This is a personal story and one I haven’t shared very much. A lot of people who know me now certainly wouldn’t recognise the person I was when I was a lot younger.
In my late teenager years I used to be very angry; quite a lot of the time. I would flare-up at any situation that didn’t agree with me. That could be because someone said something wrong to me, or something didn’t go my way.
However, the result would be the same; I would feel my anger rise up through my body until it got to the point when I just shouted, or threw things around. My face would go very red, and my body would physically shake. Everyone would know how angry I was, and I expected them to do something about it. After all it was their fault; not mine!
Thankfully (for everyone), I’m not like that now. I am a lot calmer. My job as an NLP and NLP4Kids Practitioner means that I must relate and build rapport with young people. I certainly wouldn’t be able to this successfully if I still had that pent-up anger inside me.
So, what changed?
Initially, it was a decision; I didn’t want to be angry any more. Secondly, I discovered the self-help industry.
I loved books and there were lots of self-help books I could read! What I learned from those books, at the time, was that I needed to control my emotions and not get angry. I would never get anything I wanted until I was a lot calmer. Unfortunately, what I found was that I was just suppressing my anger; in effect, all I was doing was bottling it up. All it took was one good shake and that anger would explode out. It was not a pretty sight! But! It was way better than I used to behave.
So did those self-help books help me? Absolutely. It was the start of a journey, which lead me to NLP (Neuro Linguistic Programming), and now doing something I love, providing therapy and coaching for children with NLP4Kids (www.NLP4Kids.org) in Cambridgeshire.
In NLP there’s a ‘law’ called the law of Requisite Variety; which simply means the more choices you have, the better your options are.
So, when I was that angry teenager I really felt there was only one choice available to me and that was Go, Angry!! Now, after discovering and understanding the law of Requisite Variety, I know I could have made other choices, and found other options; and these would have given me different results, perhaps even better ones.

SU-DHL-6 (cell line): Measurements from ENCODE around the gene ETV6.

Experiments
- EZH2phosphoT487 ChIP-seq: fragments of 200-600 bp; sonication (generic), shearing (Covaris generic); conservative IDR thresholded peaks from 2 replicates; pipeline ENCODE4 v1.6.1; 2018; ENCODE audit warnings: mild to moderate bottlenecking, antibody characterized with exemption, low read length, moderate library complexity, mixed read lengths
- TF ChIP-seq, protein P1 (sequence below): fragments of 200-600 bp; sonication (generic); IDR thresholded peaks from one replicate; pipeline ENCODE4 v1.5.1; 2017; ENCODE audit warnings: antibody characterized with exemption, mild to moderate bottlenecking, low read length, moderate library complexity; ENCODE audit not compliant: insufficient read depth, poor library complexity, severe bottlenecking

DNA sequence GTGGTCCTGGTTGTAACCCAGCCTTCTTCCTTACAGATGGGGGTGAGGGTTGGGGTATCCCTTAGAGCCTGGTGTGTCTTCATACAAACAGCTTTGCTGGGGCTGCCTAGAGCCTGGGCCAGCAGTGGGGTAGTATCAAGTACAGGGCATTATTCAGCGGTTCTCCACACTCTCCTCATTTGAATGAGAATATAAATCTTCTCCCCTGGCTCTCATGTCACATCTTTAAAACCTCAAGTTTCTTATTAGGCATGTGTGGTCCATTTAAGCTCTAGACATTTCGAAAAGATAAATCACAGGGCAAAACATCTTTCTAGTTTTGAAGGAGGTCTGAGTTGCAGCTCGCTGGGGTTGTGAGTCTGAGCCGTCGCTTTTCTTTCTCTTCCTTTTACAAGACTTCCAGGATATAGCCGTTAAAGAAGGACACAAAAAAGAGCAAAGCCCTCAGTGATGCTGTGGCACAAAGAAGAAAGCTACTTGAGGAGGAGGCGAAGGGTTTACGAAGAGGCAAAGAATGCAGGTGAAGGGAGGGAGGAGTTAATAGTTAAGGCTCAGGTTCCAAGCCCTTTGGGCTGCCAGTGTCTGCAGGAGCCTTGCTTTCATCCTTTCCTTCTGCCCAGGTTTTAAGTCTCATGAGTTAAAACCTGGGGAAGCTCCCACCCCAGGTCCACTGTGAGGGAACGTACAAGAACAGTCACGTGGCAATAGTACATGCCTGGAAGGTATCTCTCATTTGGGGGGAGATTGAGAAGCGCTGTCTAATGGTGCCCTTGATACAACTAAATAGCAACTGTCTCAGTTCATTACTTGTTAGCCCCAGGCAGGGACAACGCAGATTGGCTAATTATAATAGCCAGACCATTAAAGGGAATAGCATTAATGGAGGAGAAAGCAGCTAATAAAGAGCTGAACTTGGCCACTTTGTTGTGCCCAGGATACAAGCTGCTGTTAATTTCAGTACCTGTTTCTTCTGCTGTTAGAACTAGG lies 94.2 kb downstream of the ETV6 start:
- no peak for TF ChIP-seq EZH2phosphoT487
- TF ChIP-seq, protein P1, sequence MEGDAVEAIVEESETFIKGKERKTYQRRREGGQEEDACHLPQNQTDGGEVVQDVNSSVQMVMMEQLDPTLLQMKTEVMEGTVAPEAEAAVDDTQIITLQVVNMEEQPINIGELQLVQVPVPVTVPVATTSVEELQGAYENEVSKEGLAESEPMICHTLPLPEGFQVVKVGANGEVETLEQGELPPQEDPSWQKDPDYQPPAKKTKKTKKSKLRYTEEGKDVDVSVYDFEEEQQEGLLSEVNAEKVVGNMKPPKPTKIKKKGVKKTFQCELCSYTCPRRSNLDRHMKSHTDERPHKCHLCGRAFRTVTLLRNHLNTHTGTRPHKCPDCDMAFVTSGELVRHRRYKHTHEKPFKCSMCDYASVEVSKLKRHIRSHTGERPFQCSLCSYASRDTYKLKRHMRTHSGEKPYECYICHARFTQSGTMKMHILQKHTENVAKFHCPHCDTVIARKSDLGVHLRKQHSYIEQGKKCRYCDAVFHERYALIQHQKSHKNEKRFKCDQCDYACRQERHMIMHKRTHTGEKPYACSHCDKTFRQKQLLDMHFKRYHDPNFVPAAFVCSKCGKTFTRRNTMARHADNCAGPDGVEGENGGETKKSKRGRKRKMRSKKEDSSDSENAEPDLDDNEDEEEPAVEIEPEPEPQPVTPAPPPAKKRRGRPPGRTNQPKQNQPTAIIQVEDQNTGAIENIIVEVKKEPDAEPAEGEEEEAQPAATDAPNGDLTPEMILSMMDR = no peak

When I start to work with a child in my NLP4Kids sessions I may use a technique called the Path of Life. This is an elegant way that shows the child what would happen if they carried on doing that behaviour (for example being angry all the time). I pick certain times in their future life and ask: What would you be doing in your life at this point? Where will you be? What does your family think about you?
I even extend the questions out to when they have died: Who was with you to say goodbye? What would you say about your life looking back on it?
These are tough questions to ask, and the answers can sometimes be heartbreaking.
By the way, this is the easy route! Going back to the law of Requisite Variety; this Path of Life would mean you didn’t need to make any choices, just the one, ‘Be Angry’ and see what happens.
Fortunately, there is another path you can take, if you choose to.
It is harder, it requires change. But it all starts from a decision. Not to be angry all the time and then imagine all the possibilities that could happen in your future.
Each time I work through the exercise with the children I remember that angry teenager, and what might have been if I didn’t choose to go down the new path.
If you are interested in learning more about how NLP4Kids and I can help your angry child to find a new path do contact me at firstname.lastname@example.org or on 07795 212537.